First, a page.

Monday, October 8, 2012

October is "Pink-Washing" Month

The following blog post may offend you, make you second guess yourself and actions, or maybe even make your stomach turn. And, honestly, I am okay with that. Before you start reading the rest of this post, make a commitment to read the whole post even if it makes you uneasy.

October seems to be the Blogisphere's favorite month. It is that welcomed time of year that marks the transition from the hot, endless days of summer to the cool, crisp evenings. Popsicles and BBQs are replaced with warm treats and tailgating. And probably less noticeable, tons of your favorite products, characters, food blog recipes, craft blog projects and even sports uniforms are being replaced with pinker versions of their normal counterparts.

That's right, October has been deemed Breast Cancer Awareness month or Pinktober. For me, I cannot go anywhere in town without seeing at least one campaign slogan with a supposed new way to "support the cause" or a product that claims to donate. I am willing to bet that the same could be said for you too! It is only a matter of time before I start seeing the annual awkwardly sexual Facebook status games that are meant to raise awareness. It started with women simply posting the color of their bra on social networking sites and the next year it was followed by the "Where I Like It?" game. Neither of which I would call great activism, but the Susan G. Komen Foundation seems to think these are genius ideas.

But I wonder, has Andrea Rader, spokesperson for Susan G. Komen, or the women and men posting these asinine articles ever stopped to think about what they are supporting and participating in? When you play these games have you ever wondered the color of the bra worn by the woman that just had a double mastectomy? Wanna take a guess at where the man that has found a lump on his previously "perfect" pecs likes his purse? Oh wait! Bras aren't needed by women that had no other options but to remove their breasts. And the 400 men that die every year from breast cancer could not care less about your purses and the color pink. When you post that your bra is Red or that you "like it on your passenger seat", do you take that moment to consider what you can do to actually produce results or provide your Facebook friends with any information on how to act on their newly acquired "awareness"?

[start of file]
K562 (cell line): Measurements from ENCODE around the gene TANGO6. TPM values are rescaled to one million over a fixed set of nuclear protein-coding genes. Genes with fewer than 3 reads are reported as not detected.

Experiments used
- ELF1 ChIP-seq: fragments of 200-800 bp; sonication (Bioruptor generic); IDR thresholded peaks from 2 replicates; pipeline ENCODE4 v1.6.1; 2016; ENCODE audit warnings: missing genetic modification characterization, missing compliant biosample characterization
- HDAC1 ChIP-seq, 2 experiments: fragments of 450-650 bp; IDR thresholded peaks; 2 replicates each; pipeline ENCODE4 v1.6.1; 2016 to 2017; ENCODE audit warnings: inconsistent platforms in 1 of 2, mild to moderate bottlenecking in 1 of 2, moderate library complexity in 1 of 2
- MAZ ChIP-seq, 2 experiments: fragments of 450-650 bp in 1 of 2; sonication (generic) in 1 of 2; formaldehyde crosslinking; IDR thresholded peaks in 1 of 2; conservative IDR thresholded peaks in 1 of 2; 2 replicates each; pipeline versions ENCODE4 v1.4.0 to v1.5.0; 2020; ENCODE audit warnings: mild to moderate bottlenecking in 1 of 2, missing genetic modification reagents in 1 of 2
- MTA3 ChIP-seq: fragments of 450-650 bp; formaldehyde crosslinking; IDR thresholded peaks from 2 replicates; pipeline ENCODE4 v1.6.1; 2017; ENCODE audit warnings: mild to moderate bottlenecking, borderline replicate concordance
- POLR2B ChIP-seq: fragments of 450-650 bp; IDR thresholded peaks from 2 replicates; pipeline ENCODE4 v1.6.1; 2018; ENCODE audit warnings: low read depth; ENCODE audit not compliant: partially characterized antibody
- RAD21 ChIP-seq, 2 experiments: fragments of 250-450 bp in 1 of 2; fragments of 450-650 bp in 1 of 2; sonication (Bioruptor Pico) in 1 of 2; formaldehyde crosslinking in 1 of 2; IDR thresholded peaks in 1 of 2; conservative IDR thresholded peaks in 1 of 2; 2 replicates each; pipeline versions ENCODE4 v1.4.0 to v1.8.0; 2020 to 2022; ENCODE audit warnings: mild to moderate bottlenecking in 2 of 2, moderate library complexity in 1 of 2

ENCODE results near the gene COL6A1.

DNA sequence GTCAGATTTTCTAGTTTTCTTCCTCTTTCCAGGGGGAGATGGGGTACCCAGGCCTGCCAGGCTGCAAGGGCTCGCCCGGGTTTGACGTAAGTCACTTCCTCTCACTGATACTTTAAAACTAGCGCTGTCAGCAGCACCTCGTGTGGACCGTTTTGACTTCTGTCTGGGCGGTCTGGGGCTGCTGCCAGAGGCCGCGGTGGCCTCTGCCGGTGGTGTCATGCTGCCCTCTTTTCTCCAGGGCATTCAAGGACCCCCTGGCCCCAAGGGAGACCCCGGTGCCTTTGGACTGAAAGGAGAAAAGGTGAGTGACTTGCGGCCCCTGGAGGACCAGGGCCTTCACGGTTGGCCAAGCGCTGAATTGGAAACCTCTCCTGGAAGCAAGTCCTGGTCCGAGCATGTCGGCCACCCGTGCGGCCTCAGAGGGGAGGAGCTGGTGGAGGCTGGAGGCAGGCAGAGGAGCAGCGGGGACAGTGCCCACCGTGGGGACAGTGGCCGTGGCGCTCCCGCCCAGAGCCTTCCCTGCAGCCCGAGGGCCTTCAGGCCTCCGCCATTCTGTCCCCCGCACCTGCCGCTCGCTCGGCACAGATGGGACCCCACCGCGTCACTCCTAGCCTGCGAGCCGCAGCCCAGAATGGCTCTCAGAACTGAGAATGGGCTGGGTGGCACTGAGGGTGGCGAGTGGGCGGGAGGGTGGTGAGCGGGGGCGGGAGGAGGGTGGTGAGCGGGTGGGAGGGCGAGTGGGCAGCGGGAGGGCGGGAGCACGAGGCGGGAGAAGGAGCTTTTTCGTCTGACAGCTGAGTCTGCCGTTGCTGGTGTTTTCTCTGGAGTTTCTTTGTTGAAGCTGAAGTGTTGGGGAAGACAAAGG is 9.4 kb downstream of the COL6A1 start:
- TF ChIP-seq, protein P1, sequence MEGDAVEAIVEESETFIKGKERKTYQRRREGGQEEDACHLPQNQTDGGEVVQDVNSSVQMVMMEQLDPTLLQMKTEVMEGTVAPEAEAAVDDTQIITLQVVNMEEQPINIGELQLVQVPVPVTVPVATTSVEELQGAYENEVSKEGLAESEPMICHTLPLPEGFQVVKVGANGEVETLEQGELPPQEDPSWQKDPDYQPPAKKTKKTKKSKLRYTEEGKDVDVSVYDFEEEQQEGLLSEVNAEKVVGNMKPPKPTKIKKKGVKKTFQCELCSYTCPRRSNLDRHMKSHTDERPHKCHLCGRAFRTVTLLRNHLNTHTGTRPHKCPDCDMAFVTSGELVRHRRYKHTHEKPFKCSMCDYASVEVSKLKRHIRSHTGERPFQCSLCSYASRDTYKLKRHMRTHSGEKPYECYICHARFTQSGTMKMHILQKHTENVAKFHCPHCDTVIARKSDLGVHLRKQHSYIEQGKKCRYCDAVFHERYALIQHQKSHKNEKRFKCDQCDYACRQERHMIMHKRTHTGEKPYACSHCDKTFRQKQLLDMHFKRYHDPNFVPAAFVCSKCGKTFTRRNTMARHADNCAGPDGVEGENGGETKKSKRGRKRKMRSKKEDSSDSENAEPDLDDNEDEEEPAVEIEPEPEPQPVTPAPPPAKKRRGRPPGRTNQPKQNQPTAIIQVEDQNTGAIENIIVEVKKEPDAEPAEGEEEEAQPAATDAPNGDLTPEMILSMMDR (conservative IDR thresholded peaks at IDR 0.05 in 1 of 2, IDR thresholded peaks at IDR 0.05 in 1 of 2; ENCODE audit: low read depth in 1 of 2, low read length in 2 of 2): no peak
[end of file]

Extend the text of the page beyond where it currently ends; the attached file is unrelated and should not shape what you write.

"Cancer is not pretty. It's not pink. And it's definitely not flirty. It's a deadly, bloody, nasty disease, and it's killing me." 
- Susan Niebur

Photo taken from Susan's Blog Toddler Planet.
Earlier this year, the world lost an amazing scientist, educator, blogger and mother: Susan Niebur. After beating it four times, Inflammatory Breast Cancer and Metastatic Breast Cancer won and took Susan's life on February 6, 2012. For five years Susan lived with and battled with this rare and aggressive form of breast cancer that doesn't even present with the "typical" breast lump. She endured countless radiation treatments and even more chemotherapy. Susan fought this disease long and hard and chronicled her journey with an honesty even more rare!